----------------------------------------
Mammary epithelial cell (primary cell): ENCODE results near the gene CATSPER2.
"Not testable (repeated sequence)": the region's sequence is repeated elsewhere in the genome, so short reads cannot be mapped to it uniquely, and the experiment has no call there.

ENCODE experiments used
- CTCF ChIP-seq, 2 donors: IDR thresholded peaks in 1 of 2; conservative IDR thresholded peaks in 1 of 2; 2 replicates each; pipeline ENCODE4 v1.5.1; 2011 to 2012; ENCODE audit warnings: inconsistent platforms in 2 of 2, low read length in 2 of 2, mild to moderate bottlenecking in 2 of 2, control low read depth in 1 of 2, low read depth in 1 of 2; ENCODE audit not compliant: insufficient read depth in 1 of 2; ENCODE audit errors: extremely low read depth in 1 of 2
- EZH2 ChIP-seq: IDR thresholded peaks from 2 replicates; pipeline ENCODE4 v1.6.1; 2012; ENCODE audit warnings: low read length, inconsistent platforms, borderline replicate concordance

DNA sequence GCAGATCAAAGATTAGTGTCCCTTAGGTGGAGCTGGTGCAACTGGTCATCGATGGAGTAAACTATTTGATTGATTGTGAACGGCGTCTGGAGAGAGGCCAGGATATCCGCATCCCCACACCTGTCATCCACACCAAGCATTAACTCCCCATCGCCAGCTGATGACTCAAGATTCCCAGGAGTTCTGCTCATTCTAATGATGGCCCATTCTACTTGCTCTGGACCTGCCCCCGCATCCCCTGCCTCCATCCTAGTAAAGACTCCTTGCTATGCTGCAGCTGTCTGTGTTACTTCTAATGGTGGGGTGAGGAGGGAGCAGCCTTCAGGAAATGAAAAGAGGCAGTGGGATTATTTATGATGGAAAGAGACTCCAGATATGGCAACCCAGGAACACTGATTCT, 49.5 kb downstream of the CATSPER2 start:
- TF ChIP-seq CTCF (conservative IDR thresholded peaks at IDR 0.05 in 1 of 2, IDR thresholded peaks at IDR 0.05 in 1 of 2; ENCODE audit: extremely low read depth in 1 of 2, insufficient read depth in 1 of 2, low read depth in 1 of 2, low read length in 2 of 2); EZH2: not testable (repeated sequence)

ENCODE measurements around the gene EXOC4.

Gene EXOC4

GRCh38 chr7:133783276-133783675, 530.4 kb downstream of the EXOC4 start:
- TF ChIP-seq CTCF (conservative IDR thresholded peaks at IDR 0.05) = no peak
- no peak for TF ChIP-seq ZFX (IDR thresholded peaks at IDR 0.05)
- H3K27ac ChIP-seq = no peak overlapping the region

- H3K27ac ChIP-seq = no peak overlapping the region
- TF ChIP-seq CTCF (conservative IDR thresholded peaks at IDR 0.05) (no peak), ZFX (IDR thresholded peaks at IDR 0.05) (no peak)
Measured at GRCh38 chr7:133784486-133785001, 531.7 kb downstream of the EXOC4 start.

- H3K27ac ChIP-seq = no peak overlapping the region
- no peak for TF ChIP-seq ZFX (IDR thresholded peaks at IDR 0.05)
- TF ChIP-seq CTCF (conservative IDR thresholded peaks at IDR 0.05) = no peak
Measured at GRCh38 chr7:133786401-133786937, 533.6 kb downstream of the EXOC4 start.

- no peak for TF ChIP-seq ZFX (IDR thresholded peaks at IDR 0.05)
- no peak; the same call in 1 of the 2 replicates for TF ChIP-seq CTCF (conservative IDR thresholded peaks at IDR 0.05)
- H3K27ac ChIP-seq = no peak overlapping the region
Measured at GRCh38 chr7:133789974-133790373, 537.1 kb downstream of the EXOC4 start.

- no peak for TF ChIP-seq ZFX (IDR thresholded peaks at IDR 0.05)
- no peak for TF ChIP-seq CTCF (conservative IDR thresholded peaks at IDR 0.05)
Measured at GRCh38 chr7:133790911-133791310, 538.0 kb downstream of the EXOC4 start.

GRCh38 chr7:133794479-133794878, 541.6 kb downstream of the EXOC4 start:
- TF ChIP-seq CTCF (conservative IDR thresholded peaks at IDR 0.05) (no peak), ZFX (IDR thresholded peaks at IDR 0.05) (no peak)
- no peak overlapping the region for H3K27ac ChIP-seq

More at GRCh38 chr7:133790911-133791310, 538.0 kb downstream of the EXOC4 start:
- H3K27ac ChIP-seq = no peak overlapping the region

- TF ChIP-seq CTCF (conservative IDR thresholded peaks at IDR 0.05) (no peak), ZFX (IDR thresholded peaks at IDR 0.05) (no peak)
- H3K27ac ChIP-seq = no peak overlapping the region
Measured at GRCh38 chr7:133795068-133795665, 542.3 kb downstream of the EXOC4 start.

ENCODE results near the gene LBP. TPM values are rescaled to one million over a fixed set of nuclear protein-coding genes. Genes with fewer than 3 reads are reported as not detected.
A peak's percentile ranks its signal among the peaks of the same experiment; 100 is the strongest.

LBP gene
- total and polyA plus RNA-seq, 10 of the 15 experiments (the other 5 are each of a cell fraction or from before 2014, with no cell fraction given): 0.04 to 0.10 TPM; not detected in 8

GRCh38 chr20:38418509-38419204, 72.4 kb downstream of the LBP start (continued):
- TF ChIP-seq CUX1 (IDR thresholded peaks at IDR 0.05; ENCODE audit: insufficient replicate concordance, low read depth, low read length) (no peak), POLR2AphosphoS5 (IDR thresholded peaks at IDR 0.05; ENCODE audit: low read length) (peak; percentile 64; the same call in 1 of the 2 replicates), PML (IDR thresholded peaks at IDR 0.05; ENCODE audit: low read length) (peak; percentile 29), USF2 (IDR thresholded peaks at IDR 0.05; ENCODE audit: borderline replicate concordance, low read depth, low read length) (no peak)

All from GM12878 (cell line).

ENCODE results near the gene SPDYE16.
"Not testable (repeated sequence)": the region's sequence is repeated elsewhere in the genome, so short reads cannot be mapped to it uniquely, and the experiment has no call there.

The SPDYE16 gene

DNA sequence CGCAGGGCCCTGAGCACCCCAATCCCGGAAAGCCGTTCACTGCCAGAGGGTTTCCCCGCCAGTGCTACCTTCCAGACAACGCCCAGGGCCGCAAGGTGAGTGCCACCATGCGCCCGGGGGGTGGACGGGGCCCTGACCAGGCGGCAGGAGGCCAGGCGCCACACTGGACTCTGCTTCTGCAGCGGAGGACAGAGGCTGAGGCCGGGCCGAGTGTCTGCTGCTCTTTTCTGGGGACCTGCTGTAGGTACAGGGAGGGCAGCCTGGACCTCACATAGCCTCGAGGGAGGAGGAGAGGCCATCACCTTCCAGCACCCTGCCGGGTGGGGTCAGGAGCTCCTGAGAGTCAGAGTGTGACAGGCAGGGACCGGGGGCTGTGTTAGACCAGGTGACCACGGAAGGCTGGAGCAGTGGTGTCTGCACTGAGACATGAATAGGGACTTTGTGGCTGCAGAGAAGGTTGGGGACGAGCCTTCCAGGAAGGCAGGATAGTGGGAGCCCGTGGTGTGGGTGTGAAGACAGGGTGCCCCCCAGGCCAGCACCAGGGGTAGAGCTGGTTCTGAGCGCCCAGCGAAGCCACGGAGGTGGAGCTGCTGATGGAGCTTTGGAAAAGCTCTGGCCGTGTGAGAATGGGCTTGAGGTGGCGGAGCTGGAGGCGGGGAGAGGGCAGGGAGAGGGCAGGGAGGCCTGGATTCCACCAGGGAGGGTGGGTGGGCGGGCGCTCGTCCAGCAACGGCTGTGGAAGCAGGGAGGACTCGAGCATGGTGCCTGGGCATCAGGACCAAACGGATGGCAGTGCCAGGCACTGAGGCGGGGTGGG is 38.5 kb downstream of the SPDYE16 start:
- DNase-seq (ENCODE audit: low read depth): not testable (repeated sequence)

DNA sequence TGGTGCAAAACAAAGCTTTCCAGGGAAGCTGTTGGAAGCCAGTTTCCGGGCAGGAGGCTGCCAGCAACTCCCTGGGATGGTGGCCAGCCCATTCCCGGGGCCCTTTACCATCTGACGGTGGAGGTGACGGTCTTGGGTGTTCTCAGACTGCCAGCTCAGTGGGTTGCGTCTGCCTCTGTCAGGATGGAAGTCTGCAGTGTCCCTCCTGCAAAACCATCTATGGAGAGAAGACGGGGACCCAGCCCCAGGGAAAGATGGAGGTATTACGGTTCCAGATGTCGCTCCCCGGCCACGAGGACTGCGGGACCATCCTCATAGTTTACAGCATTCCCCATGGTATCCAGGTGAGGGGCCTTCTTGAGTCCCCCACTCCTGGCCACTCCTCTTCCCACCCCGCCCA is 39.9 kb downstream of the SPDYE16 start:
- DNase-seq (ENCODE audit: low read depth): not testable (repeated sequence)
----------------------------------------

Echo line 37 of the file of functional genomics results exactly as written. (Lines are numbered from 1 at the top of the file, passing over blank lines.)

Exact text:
A peak's percentile ranks its signal among the peaks of the same experiment; 100 is the strongest.